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                           Before the
                Federal Communications Commission
                     Washington, D.C. 20554




In the Matter of                 )
                                )
World Communications             )
Satellite Systems, Inc.          )    File No. EB-03-TC-038
                                )
                                )    NAL/Acct. No. 200332170006
Apparent Liability for           )    FRN: 0009553652
Forfeiture                       )
                                )


                        FORFEITURE ORDER

   Adopted: February 17, 2004           Released: February 18, 
2004

By the Chief, Enforcement Bureau:

I.   INTRODUCTION

               1.   In  this  Forfeiture  Order  (``Order''),  we 
issue a monetary forfeiture in the amount of ten thousand dollars 
($10,000) against  World Communications  Satellite Systems,  Inc. 
(``WCSS'') for violating a Commission order by failing to respond 
to a directive of the Enforcement Bureau (``Bureau'') to  provide 
certain information and documents. 

II.       BACKGROUND


               2.      The  facts and  circumstances  surrounding 
this case  are set  forth  in the  Notice of  Apparent  Liability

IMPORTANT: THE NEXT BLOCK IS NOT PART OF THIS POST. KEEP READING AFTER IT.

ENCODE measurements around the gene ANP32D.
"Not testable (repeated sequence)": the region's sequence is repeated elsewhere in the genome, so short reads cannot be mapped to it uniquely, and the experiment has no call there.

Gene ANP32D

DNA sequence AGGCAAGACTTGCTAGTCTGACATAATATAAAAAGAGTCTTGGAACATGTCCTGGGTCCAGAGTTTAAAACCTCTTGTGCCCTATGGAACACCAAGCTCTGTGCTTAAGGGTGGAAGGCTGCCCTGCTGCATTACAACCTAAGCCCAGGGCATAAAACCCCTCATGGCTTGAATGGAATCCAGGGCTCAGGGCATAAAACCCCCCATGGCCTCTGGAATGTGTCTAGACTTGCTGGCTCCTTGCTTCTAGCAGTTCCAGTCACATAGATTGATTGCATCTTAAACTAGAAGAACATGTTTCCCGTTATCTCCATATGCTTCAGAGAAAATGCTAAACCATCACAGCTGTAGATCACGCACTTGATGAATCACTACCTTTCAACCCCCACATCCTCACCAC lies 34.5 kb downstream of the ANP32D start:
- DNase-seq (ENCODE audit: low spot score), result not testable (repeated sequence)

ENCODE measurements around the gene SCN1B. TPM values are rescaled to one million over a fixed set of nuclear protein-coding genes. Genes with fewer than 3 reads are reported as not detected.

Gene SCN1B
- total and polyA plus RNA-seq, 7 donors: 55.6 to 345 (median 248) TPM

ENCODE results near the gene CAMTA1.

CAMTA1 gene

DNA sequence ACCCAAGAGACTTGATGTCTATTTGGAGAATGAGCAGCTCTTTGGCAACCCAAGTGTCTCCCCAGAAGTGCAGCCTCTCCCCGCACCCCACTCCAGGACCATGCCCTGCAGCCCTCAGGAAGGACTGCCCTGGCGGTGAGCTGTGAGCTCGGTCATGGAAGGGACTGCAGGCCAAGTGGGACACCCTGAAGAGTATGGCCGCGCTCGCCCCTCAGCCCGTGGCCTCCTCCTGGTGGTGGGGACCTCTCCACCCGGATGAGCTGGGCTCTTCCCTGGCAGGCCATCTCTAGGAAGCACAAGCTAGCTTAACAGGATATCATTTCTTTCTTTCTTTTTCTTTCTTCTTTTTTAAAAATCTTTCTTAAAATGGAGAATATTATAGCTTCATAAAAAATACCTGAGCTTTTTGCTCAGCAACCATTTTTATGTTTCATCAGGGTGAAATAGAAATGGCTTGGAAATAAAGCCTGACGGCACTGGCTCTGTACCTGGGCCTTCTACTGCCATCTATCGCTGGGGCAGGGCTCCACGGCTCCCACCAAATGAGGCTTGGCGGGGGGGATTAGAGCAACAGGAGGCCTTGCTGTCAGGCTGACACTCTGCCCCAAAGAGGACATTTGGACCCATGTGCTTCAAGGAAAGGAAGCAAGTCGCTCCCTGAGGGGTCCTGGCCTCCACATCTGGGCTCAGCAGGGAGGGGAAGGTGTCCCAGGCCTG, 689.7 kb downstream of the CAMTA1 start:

previously issued by  the Bureau  and need not  be reiterated  at 
length. On July 15, 2003, the Bureau sent a letter of inquiry  to 
WCSS concerning allegations  that WCSS  may have  engaged in  the 
unauthorized  conversion  of  a  consumer's  telephone  service.1  
After obtaining  extensions  of  time,2 and  after  submitting  a 
request to the  Commission under the  Freedom of Information  Act 
(``FOIA'') to which the staff  responded,3 WCSS filed a  response 
on August 27, 2003.4  WCSS did not provide any of the information 
or documents  required  in the  Letter  of Inquiry,  but  instead 
argued that the Commission did  not have jurisdiction to  require 
the information and  that the  Bureau's failure  to respond  more 
fully to the FOIA request  was unduly prejudicial.5 On  September 
9, 2003,  the  Chief,  Enforcement Bureau,  issued  a  Notice  of 
Apparent Liability for Forfeiture in  the amount of ten  thousand 
dollars ($10,000)6  for  apparently violating  our  directive  to 
provide  specified  information  and  documents.   WCSS  filed  a 
response to the NAL on October 9, 2003.7

III.  DISCUSSION
                

               3.   In its  Response,  WCSS argues  that  (1)  it 
responded appropriately to the Letter of Inquiry by objecting  to